“I want to be able to look back on my career and think 'man, I really poured my heart into this music, and made music that mattered, and made music that made people feel a certain way, whether it's bad, good, sad, anxious, whatever it may be.’”

READ MORE: NEXT: H.E.R. Is The Future Of R&B (And Then Some) In Plain Sight

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Lloyd Pursall

THEY. Break Down The Creation Of 'Fireside' EP And Their Unique Group Dynamic

Dante Jones and Drew Love–equally important, yet separate entities THEY.–arrive comfortably late to the listening of their newly released EP, Fireside. Drew, the more personable member of the group, swaggers into the room in a silk button-down. Failing to fasten the first three of the light brown buttons, his soft mocha chest peeks through. Closely following, Jones saunters in physically present but distant from the world around him, in his Friday's best casual fit. Quickly dividing to greet the crowded room of New York City journalists the pair fan out, taking the east and west wings of Esther & Carroll’s Soho eatery by storm.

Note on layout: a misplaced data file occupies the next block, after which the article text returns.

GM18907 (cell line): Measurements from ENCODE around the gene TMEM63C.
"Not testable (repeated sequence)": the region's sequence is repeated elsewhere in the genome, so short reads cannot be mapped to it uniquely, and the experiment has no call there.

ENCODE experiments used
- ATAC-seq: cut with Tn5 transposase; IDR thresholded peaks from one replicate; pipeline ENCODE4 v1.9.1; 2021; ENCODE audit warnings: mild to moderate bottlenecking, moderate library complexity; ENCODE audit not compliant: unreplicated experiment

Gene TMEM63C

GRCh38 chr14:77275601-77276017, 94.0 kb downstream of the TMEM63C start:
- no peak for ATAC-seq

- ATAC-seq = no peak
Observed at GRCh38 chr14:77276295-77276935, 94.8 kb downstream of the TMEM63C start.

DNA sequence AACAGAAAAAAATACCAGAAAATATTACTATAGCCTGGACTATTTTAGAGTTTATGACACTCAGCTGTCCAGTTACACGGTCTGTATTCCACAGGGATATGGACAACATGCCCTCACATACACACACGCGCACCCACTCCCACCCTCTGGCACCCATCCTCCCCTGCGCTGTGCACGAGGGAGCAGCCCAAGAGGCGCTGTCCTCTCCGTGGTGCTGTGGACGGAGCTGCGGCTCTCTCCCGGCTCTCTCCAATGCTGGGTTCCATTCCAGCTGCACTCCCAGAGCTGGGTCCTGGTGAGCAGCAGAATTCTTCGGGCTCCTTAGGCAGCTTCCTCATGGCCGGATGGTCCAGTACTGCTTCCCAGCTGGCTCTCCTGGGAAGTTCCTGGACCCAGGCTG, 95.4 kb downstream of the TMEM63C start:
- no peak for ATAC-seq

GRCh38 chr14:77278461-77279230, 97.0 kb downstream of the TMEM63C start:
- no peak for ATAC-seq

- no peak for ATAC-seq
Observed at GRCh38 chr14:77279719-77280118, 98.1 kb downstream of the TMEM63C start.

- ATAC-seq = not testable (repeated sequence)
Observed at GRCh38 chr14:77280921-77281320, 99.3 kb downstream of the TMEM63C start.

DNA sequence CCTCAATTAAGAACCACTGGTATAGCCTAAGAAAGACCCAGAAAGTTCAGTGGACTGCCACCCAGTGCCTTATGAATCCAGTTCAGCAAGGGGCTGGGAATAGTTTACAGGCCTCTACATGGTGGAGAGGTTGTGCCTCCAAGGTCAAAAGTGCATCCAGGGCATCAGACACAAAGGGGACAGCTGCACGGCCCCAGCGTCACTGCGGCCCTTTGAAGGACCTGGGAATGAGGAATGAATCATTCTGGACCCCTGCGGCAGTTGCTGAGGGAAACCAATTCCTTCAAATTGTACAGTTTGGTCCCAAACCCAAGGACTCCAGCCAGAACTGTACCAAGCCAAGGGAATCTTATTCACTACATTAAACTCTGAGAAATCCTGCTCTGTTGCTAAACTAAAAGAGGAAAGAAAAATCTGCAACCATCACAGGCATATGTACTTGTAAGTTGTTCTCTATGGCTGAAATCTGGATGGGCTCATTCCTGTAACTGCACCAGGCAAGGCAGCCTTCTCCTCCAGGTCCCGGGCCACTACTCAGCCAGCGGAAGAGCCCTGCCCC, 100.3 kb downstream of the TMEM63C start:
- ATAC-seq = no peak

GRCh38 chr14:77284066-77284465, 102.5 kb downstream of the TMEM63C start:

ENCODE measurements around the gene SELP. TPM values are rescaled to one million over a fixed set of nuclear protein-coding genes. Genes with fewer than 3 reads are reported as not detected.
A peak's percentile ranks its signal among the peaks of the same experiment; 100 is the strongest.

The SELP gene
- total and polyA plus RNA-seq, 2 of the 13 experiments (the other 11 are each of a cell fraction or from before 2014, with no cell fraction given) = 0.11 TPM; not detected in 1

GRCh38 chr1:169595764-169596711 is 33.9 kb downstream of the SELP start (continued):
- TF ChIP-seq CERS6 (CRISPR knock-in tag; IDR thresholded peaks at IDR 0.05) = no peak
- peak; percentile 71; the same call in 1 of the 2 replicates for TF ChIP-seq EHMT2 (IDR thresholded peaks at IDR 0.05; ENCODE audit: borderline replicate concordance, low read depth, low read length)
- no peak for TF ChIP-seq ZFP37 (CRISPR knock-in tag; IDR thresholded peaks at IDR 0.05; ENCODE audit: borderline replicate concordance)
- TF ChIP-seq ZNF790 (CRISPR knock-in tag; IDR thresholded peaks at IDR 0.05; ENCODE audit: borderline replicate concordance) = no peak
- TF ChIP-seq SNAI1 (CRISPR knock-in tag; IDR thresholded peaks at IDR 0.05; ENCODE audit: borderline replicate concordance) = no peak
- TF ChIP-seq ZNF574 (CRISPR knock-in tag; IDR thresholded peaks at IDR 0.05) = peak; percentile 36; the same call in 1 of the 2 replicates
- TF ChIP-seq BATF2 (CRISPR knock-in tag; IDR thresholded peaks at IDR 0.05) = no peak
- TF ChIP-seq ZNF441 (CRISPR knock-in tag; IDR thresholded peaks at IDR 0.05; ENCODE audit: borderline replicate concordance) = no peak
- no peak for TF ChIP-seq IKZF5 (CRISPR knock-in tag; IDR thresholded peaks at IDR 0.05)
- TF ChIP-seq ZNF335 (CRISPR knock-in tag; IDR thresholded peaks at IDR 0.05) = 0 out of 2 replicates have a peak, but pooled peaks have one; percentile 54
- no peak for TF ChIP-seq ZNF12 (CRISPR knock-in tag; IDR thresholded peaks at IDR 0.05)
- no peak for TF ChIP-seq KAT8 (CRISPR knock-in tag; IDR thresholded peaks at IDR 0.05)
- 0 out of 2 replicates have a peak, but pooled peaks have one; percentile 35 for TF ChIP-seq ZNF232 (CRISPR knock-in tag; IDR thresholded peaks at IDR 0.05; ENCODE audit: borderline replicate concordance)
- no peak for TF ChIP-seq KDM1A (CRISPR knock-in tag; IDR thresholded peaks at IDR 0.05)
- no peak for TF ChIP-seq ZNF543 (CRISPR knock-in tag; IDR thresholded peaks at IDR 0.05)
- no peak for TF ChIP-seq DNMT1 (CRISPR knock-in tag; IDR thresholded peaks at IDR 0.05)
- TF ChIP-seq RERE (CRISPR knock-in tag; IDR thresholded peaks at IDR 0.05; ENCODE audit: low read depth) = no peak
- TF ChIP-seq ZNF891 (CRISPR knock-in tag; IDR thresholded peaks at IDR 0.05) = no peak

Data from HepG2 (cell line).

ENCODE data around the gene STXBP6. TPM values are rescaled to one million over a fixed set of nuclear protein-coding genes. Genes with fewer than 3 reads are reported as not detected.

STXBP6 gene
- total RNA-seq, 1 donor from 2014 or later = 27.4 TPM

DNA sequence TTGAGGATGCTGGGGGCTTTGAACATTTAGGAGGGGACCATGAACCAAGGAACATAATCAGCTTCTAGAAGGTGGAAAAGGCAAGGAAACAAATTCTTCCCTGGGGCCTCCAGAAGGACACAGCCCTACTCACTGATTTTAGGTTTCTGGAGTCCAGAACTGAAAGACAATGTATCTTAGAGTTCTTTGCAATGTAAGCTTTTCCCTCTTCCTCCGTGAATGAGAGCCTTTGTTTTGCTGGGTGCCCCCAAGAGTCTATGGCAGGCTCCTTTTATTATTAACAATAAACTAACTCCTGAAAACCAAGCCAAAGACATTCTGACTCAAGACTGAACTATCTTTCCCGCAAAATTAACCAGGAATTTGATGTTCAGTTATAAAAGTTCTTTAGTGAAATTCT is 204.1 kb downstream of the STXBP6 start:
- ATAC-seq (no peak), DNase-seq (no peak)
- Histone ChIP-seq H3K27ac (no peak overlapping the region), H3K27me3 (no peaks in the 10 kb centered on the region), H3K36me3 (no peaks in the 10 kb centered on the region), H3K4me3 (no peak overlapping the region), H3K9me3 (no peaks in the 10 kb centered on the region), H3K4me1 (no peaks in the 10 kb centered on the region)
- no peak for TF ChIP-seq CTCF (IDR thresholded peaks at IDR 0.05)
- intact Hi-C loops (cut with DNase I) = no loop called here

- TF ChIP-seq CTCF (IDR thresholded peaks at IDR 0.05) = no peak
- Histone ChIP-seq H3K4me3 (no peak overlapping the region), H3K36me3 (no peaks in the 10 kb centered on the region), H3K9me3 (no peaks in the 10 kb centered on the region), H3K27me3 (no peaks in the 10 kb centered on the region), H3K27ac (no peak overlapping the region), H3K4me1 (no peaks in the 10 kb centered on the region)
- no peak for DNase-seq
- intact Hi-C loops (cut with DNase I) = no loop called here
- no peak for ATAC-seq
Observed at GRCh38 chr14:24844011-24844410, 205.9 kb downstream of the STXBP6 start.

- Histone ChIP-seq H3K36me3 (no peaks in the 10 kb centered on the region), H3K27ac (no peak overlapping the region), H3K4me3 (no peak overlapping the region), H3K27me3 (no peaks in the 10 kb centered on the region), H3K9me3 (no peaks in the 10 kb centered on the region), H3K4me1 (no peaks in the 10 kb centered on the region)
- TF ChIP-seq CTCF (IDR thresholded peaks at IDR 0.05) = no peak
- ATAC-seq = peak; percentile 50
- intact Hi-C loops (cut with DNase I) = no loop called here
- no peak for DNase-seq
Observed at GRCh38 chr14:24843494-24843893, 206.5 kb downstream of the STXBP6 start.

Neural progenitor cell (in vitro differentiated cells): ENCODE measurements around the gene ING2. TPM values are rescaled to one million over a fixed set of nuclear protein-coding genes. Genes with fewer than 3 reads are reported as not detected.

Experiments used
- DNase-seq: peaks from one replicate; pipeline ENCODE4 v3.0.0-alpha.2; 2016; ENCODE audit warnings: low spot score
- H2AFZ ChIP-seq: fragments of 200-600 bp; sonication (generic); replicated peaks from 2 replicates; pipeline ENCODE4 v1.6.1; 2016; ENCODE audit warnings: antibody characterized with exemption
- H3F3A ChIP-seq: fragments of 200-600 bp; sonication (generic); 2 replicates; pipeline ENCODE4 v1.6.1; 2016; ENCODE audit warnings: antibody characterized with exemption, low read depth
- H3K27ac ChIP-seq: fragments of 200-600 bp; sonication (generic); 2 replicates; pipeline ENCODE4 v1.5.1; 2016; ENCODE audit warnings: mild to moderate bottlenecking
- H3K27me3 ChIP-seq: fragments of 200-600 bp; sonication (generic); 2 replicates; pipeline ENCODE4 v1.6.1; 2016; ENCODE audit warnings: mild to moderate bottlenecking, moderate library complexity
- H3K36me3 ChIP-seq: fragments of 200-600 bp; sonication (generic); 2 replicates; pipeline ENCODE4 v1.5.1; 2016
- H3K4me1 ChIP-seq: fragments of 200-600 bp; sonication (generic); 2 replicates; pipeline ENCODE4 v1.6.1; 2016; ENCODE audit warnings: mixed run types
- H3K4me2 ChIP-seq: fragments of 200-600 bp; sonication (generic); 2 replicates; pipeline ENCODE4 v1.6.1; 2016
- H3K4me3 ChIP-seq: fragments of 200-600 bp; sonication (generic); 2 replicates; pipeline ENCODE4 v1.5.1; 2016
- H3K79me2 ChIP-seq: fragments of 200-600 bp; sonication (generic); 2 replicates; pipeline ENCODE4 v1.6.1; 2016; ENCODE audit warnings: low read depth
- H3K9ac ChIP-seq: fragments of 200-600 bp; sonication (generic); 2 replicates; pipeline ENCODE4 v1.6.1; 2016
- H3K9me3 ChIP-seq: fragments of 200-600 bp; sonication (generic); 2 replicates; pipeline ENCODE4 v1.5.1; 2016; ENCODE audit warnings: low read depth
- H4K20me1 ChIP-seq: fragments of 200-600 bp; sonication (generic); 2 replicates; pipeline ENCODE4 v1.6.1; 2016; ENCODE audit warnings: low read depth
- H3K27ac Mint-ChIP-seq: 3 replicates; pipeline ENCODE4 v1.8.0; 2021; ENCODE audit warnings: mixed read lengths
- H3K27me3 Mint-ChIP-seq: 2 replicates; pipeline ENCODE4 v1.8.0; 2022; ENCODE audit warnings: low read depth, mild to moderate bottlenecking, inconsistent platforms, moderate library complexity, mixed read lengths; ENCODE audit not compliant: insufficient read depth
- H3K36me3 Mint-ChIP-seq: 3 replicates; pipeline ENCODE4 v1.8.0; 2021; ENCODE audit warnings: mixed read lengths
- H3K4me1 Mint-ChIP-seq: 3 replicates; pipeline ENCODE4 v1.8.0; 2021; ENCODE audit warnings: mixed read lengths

Tracks from Fireside flow through the speakers like the honest "Broken," a conversational duet with Jessie Reyez and "18 Months," with Ty Dolla $ign. Both songs go further than love at first sight as THEY. speak on the rough parts of an evolving relationship. Overall, the six-track project takes on the progressive side of R&B with a little help from friends like Reyez, Jeremih, and Wiz Khalifa. Inviting outside forces into their world, the musicians are stretching their creative muscles while providing lessons as ear candy to fans.

THEY. is the culmination of a four-year relationship that has left a beast bigger than the fame in its wake. Standing on the precipice of a new subgenre of hip-hop and R&B, the duo has centered their sound around the eclectic flare of rhythm and blues while crashing into a new lane of its own. The members drive down the same road, they ride in two different cars. Fireside’s inspiration stems from the movie The Grey. "[Fireside is] this really interesting scene where all these different people from different walks of life are coming together,” Jones admits.